Eirini Papageorgopoulou is a PhD student at the Centre for Brain and Cognitive development, Birkbeck, University of London, supervised by Prof. Emily Jones. Eirini is interested in brain development and the role of the early social environment in infant developmental trajectories. Eirini’s research project combines laboratory and parent-child free-play interaction measures to examine the links between early brain function and parent-infant interaction in infants who are at an elevated likelihood for autism.
Personal statement: I am excited to be part of the R4N network because it takes a multidisciplinary approach to building reliable and personalised neurotechnology for children with neurodevelopmental conditions. I believe that having an inclusive community where the voices of people with lived experience can be heard is the way forward to advance neurotechnology to provide individualised support to children and their families.
Sanjana Gandhi is a Research Assistant at the Forensic and Neurodevelopmental Sciences department at King’s College London working with Prof. Eva Loth. Sanjana is interested in neurobiological correlates of clinical outcomes and underpinning psychosocial mechanisms in autism. Her recent research focused on investigating the mediating role of alexithymia in emotion processing difficulties and cardiac autonomic function in autism.
I was excited to join the R4N network because I believe that participatory research that includes people with lived experiences is essential in providing tailored support. In doing so, innovative neurotechnology has made significant advances. I am interested in addressing barriers of accessibility and adaptability of these technologies by multidisciplinary collaborations to overcome this in the coming years.
Chiara Bulgarelli is a Leverhulme Trust Early Career Research Fellow at the Centre for Brain and Cognitive Development, Birkbeck, University of London. She is currently using cutting edge technologies, like immersive virtual-reality and wearable functional near-infrared spectroscopy (fNIRS), to investigate the development of empathy in toddlers. In the next future she hopes to validate this set-up for the study of atypical social skills development.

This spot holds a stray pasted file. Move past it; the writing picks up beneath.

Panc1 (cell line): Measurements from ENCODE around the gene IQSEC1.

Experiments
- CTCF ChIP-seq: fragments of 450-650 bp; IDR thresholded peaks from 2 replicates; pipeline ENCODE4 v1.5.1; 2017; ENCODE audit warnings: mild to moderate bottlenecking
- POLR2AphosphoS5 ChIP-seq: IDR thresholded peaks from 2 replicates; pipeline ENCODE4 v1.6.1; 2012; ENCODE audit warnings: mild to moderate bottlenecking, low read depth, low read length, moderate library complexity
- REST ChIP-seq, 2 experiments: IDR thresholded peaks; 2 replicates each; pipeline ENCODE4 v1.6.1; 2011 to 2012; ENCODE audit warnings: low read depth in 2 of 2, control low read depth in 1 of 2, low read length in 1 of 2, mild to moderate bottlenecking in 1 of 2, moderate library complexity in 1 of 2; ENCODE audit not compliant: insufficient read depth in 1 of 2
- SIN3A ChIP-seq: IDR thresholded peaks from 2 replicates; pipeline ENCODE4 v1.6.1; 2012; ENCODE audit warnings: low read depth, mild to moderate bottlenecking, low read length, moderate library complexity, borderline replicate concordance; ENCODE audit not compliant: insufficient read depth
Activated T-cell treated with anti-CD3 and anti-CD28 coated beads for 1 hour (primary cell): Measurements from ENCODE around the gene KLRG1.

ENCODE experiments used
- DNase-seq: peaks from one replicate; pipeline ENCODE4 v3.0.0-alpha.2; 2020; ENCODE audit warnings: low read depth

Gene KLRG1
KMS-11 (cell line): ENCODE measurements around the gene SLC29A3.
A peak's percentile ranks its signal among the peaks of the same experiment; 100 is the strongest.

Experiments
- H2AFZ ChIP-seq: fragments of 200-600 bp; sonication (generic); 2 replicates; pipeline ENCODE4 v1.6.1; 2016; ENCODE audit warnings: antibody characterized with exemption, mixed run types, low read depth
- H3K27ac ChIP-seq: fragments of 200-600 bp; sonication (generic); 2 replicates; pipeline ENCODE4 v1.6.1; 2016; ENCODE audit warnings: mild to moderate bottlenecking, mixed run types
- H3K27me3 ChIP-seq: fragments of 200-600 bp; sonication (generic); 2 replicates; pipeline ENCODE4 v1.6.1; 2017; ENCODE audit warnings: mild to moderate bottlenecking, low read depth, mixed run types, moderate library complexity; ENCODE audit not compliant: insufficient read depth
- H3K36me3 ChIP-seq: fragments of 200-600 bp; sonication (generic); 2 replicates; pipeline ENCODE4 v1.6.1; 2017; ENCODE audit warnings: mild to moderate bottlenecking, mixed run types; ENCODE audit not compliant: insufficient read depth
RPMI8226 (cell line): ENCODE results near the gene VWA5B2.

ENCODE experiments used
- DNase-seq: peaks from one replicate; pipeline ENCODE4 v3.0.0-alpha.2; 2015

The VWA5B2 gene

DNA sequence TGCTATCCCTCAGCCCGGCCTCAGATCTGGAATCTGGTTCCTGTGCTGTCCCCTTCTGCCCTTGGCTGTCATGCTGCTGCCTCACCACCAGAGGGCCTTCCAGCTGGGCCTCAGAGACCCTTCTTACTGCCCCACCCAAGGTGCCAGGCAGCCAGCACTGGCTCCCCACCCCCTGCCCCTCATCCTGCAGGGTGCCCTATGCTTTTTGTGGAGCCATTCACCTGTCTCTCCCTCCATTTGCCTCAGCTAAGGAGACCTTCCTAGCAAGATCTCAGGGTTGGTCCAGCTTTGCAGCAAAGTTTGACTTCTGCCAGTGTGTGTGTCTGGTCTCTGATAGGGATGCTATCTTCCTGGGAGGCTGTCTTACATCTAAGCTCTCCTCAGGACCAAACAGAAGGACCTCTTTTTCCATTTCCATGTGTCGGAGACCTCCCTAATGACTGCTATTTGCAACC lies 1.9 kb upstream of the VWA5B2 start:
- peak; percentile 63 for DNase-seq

I was interested in being part of the R4N network as I strongly believe that to understand neurodevelopment we need reliable neuroimaging tools. It is mandatory that moving forwards scientists in the developmental neuroscience field work on dropping attrition rate of their studies in order to being able to assess as many and as diverse participants as possible. For this goal, experts in the field need to join forces and inform neurotechnologies companies of our needs, and this network uniquely provides the opportunity to do so. I am also delighted to serve the Early Career Network as it is worth leveraging the chance of a network of scientists from different institutions and different levels of seniority to contribute to the most junior’s career development and to form across-institution collaborations.
Rianne Haartsen is a postdoctoral researcher at the Centre for Brain and Cognitive Development, Birkbeck, University of London working with Emily Jones. Rianne is interested in individual variability in developmental trajectories in neurodiverse populations. Her work focuses on brain responses and networks from infancy to adulthood measured with the use of electrophysiology (EEG). She further develops robust, scalable, and personalised measures of brain activity across development for implementation in clinical settings and global health settings.
I was excited to join the network because of their broad focus on neurodevelopment rather than autism only. I was also motivated to engage in multidisciplinary collaborations as I believe these will lead to new innovative neurotechnology with a wider use so we can move towards more inclusive research and practise.